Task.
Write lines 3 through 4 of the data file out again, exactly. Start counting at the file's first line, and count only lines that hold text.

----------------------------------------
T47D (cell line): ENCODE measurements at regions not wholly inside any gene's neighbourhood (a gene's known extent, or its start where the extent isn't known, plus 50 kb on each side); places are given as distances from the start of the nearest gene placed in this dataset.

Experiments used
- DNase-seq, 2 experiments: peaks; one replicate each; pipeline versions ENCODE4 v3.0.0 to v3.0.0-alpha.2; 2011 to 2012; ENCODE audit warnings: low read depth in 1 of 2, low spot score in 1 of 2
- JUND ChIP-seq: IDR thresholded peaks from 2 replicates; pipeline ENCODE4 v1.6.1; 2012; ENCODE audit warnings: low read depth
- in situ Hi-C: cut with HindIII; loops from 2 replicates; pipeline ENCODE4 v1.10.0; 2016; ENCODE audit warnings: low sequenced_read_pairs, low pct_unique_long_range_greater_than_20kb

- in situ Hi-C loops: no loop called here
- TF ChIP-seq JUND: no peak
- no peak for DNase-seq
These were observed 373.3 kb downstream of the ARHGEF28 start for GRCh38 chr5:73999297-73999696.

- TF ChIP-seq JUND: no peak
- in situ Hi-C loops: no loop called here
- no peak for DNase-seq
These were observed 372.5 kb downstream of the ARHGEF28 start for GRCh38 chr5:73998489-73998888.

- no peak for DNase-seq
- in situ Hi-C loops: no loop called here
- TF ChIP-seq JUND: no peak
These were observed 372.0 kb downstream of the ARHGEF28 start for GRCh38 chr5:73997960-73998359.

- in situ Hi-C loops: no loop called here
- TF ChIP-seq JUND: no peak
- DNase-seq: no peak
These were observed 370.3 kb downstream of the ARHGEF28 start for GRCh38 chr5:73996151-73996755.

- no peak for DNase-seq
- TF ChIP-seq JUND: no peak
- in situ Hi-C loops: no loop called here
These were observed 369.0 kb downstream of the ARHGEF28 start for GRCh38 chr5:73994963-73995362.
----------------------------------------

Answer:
- DNase-seq, 2 experiments: peaks; one replicate each; pipeline versions ENCODE4 v3.0.0 to v3.0.0-alpha.2; 2011 to 2012; ENCODE audit warnings: low read depth in 1 of 2, low spot score in 1 of 2
- JUND ChIP-seq: IDR thresholded peaks from 2 replicates; pipeline ENCODE4 v1.6.1; 2012; ENCODE audit warnings: low read depth